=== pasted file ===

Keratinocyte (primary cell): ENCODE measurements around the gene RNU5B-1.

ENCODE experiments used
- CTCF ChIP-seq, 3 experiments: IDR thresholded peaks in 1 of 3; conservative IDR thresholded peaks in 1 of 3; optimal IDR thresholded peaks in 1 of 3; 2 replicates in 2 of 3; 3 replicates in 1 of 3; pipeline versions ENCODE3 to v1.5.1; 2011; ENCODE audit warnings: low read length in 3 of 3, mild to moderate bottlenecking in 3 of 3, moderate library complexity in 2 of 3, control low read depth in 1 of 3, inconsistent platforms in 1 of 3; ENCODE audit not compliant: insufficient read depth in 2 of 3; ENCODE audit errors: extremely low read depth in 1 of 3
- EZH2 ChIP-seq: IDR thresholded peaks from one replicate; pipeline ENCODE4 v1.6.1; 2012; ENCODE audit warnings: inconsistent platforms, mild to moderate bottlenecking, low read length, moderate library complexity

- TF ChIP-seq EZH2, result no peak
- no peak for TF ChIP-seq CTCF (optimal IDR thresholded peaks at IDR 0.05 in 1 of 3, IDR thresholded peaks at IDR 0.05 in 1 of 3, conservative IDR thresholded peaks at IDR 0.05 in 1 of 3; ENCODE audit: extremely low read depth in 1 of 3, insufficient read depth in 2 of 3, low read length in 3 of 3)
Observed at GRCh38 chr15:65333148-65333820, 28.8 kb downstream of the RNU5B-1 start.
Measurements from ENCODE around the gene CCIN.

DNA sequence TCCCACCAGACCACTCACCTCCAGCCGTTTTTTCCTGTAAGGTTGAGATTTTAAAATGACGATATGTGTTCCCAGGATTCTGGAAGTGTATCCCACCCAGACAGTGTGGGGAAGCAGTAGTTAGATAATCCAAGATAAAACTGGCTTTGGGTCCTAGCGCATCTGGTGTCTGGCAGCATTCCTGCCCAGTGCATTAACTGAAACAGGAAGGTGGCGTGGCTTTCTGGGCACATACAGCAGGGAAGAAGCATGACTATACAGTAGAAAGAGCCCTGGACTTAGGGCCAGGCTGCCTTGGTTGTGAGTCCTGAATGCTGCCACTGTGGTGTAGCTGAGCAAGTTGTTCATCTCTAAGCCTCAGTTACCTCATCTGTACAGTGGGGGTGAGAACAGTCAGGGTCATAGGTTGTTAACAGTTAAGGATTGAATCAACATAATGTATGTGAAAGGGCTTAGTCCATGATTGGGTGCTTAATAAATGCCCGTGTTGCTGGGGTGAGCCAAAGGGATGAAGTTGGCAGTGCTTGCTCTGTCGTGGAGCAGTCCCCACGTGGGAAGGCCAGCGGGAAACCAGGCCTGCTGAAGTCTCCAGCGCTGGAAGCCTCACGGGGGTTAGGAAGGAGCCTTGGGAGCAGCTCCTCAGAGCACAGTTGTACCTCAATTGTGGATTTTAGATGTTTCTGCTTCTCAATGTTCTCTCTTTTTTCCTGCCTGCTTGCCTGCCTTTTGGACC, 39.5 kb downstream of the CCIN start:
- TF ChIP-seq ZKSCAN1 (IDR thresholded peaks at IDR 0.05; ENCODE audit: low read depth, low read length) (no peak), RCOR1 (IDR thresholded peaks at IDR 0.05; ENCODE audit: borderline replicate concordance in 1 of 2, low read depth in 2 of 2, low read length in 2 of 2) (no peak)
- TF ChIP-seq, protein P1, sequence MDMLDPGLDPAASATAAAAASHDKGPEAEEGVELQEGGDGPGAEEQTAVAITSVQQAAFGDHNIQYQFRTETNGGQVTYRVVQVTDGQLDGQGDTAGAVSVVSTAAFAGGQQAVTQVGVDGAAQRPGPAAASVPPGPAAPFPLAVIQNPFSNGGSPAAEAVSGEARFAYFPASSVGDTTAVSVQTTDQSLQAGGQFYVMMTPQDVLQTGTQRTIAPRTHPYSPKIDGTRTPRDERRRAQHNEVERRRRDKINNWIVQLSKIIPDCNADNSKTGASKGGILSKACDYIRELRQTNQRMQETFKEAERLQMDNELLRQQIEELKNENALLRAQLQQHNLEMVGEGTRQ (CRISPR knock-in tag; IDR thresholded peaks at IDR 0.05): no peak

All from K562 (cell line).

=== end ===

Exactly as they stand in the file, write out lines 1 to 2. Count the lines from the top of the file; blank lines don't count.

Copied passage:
Keratinocyte (primary cell): ENCODE measurements around the gene RNU5B-1.

ENCODE experiments used